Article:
Why is taking a car loan better for me than paying with cash?

I have been without a car for several years, but after a move and some lifestyle changes, I decided it was time to buy a vehicle.

I prefer to buy used cars to save money, and I had enough savings to be able to buy a car for $ 10,000 to $ 12,000 in cash and still have emergency savings. Instead, I decided to take out a car loan – even though it meant paying interest charges.

I’d rather keep my emergency savings full, especially now

If I had used my savings to buy a car, the remaining funds would only have been enough to cover three months of basic expenses. A strong emergency fund includes at least six months of basic living expenses. As a self-employed person, I prefer to keep at least that, if not more.

This is especially true in light of the pandemic. We entered a

in 2020 and I still haven’t made it out to the other side. While my job has been fairly stable lately, the global economic uncertainty we face makes me want to hold onto a generous amount of cash. With entire industries collapsing over the past year, draining half of my savings didn’t seem like the right decision to make when there were other options.

I was able to obtain a car loan with a fairly low interest rate

Before deciding whether or not to use my savings, I wanted to see what types of rates I would qualify for. I applied for about half a dozen auto loans to find the best rate. While this results in a thorough investigation of my credit report, multiple loan applications within a short period of time are usually consolidated into one investigation, so the impact was minimal.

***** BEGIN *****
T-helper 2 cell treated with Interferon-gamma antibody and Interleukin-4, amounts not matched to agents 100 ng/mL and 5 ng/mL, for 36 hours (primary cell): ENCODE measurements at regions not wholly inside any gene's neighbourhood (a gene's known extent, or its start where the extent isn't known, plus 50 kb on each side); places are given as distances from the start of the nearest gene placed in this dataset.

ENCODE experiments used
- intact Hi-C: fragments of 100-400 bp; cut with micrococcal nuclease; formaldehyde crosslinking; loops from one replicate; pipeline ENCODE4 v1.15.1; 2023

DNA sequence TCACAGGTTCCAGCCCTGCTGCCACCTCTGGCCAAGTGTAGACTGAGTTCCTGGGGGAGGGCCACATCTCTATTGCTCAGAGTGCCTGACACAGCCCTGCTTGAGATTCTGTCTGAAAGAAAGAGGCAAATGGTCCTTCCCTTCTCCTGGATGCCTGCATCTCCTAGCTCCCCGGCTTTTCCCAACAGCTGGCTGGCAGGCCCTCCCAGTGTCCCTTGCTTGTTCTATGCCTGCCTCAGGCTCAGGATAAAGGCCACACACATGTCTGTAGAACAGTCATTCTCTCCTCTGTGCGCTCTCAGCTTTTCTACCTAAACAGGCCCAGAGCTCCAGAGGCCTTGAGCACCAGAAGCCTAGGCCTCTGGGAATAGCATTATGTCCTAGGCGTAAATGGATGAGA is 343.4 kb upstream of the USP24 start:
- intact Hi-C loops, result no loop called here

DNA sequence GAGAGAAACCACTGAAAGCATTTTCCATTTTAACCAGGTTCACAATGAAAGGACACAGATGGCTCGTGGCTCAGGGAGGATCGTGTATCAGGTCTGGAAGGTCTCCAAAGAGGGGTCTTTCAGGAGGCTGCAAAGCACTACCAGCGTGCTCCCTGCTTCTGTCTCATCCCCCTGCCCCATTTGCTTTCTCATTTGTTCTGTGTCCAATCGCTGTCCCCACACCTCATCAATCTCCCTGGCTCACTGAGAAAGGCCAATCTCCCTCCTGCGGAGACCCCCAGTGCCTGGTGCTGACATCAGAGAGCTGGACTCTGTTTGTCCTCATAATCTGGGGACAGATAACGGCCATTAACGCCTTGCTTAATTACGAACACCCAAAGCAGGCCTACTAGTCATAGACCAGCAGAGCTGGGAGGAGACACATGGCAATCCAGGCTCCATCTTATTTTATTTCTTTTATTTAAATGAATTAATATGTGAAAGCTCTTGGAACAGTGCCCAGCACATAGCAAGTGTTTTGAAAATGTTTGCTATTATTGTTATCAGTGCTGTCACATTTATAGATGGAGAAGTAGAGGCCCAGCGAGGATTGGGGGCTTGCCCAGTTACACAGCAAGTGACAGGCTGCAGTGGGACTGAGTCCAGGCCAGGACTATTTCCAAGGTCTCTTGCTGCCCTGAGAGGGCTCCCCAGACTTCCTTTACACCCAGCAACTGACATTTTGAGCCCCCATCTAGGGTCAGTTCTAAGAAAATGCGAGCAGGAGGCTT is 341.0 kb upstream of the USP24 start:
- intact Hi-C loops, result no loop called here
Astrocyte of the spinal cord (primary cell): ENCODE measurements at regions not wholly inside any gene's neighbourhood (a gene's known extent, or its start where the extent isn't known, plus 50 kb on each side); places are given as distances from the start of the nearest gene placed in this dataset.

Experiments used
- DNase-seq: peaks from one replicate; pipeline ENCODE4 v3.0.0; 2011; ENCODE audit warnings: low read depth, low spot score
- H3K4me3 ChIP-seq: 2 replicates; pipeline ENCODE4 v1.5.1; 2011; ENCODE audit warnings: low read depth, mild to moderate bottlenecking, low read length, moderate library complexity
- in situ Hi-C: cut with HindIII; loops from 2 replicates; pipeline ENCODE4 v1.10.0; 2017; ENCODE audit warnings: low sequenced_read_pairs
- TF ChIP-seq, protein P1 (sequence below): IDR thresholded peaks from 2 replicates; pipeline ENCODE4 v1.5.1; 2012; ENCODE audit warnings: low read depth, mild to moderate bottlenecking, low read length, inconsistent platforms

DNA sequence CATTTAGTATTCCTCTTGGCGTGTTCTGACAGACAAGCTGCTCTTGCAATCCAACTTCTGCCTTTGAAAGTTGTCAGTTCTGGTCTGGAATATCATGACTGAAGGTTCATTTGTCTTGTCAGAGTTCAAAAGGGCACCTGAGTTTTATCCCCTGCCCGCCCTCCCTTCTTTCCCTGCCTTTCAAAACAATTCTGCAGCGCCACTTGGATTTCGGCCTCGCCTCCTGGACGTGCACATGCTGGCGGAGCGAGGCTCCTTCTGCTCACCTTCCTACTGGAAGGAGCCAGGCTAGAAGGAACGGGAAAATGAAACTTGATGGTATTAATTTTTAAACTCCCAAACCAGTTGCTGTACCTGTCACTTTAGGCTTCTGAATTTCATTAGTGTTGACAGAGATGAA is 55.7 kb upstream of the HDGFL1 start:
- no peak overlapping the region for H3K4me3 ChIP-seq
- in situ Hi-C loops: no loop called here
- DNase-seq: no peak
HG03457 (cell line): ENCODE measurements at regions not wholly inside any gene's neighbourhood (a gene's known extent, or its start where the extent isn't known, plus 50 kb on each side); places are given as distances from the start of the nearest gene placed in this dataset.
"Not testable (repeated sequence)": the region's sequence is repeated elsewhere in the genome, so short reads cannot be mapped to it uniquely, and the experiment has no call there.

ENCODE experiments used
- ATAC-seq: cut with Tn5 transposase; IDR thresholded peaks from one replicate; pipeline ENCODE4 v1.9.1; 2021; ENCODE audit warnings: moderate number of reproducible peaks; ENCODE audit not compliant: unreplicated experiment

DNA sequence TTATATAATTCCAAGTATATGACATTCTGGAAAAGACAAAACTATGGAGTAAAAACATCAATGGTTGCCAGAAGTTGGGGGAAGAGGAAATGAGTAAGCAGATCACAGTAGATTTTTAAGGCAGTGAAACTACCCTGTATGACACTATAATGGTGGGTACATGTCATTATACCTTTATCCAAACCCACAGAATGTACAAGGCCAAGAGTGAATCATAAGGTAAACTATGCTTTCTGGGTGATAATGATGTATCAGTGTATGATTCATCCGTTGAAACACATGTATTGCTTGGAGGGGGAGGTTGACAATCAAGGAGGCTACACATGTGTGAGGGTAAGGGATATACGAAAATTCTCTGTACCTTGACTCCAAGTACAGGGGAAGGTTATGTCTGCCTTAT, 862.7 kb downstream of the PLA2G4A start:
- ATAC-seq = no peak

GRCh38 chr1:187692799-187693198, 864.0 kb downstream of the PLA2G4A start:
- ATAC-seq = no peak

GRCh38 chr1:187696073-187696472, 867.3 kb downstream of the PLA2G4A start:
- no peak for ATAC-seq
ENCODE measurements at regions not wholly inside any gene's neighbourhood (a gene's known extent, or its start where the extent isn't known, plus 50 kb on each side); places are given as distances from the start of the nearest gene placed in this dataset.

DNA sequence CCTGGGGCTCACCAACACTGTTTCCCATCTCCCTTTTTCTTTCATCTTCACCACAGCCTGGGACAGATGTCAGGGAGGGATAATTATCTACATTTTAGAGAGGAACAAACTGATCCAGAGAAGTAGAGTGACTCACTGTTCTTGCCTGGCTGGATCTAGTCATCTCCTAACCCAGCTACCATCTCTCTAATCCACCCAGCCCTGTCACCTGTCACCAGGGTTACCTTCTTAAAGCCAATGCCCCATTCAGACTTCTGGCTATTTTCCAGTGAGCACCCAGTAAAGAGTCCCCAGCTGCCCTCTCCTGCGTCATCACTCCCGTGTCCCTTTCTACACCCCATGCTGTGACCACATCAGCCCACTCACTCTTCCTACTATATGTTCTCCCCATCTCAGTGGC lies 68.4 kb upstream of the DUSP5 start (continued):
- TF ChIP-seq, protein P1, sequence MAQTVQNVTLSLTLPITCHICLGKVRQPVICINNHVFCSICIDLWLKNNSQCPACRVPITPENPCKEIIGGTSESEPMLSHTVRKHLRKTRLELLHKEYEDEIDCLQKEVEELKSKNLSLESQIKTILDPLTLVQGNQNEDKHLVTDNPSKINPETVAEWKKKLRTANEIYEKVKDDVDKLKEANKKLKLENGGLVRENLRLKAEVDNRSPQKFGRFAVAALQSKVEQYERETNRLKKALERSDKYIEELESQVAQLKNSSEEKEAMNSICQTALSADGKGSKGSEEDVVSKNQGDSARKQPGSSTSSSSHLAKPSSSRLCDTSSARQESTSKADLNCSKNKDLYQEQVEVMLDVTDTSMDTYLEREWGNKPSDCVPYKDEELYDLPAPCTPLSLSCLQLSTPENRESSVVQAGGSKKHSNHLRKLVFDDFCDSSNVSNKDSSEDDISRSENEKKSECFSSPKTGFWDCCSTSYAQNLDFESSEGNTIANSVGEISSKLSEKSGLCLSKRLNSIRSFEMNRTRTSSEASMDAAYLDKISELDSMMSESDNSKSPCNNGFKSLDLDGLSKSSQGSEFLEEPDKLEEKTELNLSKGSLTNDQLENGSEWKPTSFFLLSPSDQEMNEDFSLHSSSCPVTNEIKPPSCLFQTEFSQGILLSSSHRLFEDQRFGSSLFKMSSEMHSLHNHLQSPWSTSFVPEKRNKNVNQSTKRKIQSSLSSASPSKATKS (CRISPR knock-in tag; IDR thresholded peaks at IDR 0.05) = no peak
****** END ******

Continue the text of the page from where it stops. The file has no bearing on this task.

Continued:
I made sure to apply for the loan from a wide range of institutions. I applied with four

credit unions
, an online lender and a few traditional banks. The online lender was the only one who turned me down. I got the best rates from the credit unions.

Thanks to my credit score, which is in the 700s, I was able to qualify for a car loan with an APR of 3.00% to 3.49% depending on the car I chose. This decently low rate consolidated my decision to finance the majority of the purchase of the car. I would have put about a third of the cost in cash.

I can always pay off the loan early to save money on interest

If I were to take a $ 10,000 loan and pay it off in five years, I would end up paying about $ 861 in interest. I plan to pay it off early, however – the same loan paid off in three years would cost me $ 517 in interest. If I can pay it back in half, I’ll only pay $ 431.

In the end, taking out that loan and depositing $ 5,000 also meant that I could get a car for $ 15,000. Buying a newer model with additional safety features actually helped me save on my monthly insurance payments, and the lower mileage means the car will last me longer or, in theory, maintain a good condition. higher resale value.

If I can cut costs and increase my income despite the recession, I can pay off the loan early and save money on interest. On the other hand, if I end up losing income, I have manageable monthly payments and lots of money in my emergency fund. While paying hundreds of dollars in interest might not seem like it was worth it to other people when I could have gotten a slightly older car in cash, it is worth it for me.

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